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Hyperscale sippers go crazy at the storage bar, judging from IDC digits

Cloud giants prefer drinking direct from servers than having tequila SAN-rise cocktails

The storage market was hot, hot, hot in the first quarter of this year – according to IDC's bean counters, who reckoned shipped capacity rose 79.1 per cent, year on year, to 98.8EB and revenues 34.4 per cent to $13bn.

All-flash array sales jumped past disk arrays, and white-box manufacturers' storage revenues rose an astonishing 80.4 per cent as buyers in hyperscale organizations sucked in machines like thirsty drinkers chugging shots on a Friday night bar crawl.

We've already heard that hyperscale outfits – the big cloud giants, such as Google, Amazon, Microsoft, Facebook, Baidu, etc – can't buy processor chips fast enough to fill their warehouses. Right now, they're devouring boxes for data storage, too.

The tabulated total storage market numbers show Dell pulling ahead of Antonio Neri's HPE – the latter stopped supplying low-margin systems to hyperscalers. The figures also show IBM falling further below NetApp and Hitachi:


IDC's total storage revenues for Q1 2018 ... Click to enlarge

Just looking at external storage revenues – the attached SANs, filers, backup arrays, and object stores – Dell is by far the largest supplier with a 32.9 per cent revenue share of $2.06bn, more than twice second-placed NetApp's $890m and 14.2 per cent share. Dell grew at 44.6 per cent with NetApp managing 21.7 per cent.

Both outgrew this part of the market, which increased 19.3 per cent to $.36 Bn. IBM in fifth place saw its revenues tumble 17.3 per cent year-on-year. HPE undergrew the market with 9.4 per cent growth and Hitachi saw just two per cent growth:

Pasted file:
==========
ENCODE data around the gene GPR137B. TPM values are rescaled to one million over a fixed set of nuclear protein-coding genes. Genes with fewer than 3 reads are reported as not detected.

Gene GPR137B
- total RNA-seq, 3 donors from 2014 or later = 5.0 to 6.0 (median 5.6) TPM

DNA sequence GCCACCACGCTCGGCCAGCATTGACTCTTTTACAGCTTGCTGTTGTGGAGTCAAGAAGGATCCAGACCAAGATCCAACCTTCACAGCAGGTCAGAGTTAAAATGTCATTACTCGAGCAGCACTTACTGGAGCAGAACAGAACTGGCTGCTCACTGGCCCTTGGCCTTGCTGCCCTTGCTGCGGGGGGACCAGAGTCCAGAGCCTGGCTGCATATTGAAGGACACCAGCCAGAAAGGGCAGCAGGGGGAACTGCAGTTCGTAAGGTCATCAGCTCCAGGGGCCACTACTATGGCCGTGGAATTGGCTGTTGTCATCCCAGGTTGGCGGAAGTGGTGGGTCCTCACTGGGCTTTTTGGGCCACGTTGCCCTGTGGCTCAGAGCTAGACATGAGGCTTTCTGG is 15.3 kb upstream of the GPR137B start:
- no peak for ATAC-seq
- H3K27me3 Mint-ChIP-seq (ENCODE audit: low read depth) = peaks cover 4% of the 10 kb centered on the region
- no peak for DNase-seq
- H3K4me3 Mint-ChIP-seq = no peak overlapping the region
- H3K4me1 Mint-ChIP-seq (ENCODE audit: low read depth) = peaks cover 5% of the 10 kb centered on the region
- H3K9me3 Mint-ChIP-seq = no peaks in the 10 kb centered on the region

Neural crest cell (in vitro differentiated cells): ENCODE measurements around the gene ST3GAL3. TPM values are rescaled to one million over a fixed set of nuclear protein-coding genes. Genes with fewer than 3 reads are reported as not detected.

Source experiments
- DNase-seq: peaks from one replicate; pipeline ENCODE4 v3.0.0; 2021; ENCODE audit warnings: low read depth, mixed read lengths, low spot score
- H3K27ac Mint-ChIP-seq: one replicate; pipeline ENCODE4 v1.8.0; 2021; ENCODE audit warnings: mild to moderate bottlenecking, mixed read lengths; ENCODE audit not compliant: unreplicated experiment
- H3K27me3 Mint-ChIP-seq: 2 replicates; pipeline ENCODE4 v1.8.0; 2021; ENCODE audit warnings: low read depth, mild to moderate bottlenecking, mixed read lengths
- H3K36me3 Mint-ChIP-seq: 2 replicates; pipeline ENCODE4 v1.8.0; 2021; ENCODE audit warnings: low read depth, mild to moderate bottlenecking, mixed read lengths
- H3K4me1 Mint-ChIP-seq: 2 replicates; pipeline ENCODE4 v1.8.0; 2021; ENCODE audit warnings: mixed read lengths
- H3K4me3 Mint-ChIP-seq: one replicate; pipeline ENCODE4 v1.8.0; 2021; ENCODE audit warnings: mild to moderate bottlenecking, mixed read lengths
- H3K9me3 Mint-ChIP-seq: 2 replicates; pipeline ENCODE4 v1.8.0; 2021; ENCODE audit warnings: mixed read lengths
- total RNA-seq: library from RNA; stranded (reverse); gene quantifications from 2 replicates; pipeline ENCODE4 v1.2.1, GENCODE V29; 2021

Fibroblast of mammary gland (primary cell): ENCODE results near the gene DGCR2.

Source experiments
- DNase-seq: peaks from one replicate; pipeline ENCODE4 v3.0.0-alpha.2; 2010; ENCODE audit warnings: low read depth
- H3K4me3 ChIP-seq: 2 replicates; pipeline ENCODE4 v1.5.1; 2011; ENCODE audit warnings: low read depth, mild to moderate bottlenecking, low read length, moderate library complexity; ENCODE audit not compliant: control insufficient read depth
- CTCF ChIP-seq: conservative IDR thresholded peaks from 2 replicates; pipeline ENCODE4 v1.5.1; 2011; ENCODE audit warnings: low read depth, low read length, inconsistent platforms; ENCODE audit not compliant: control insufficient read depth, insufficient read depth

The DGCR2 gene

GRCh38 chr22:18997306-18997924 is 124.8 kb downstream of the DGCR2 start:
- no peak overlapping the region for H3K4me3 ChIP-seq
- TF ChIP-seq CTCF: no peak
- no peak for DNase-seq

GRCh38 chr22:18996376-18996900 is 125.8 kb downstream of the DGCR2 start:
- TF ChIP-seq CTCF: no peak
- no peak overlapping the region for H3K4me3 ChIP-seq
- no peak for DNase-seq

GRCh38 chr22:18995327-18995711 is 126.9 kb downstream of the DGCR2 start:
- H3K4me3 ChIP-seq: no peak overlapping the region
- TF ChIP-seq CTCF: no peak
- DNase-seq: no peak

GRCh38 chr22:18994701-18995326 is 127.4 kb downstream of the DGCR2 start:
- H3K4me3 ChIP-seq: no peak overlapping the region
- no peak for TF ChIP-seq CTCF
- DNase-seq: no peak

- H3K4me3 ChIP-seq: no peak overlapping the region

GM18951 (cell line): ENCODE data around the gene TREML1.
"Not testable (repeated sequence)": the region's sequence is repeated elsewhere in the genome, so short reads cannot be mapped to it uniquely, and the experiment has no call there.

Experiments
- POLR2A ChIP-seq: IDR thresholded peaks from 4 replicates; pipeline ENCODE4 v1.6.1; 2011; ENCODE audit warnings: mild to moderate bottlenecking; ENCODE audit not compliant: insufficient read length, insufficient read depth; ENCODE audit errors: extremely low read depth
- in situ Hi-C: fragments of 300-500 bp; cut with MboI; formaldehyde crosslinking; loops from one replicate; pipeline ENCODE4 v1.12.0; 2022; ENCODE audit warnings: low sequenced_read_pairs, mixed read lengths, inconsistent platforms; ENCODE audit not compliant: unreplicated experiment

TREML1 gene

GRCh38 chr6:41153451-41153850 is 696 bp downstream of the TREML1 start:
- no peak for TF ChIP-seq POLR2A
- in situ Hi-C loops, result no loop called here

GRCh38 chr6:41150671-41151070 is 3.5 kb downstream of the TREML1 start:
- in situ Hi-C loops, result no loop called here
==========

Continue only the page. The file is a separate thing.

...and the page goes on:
IDC's total external enterprise storage revenues for Q1 2018 ... Click to enlarge

IDC's numbers show that the external market grew more slowly than the total storage market, showing the dominance of direct-attached storage in hyper-converged systems and in the hyperscaler storage buying.

Eric Sheppard, IDC's research veep for server and storage infrastructure, said: "This was a quarter of exceptional growth that can be attributed to multiple factors. Demand for public cloud resources and a global enterprise infrastructure refresh were two important drivers of new enterprise storage investments around the world."

The analysts noted the total all-flash array market generated $2.1bn in revenue during the quarter, up 54.7 per cent year over year. Aaron Rakers, a senior analyst at Wells Fargo, said all-flash storage sales surpassed disk-only external storage revenues for the first time in this quarter. ®

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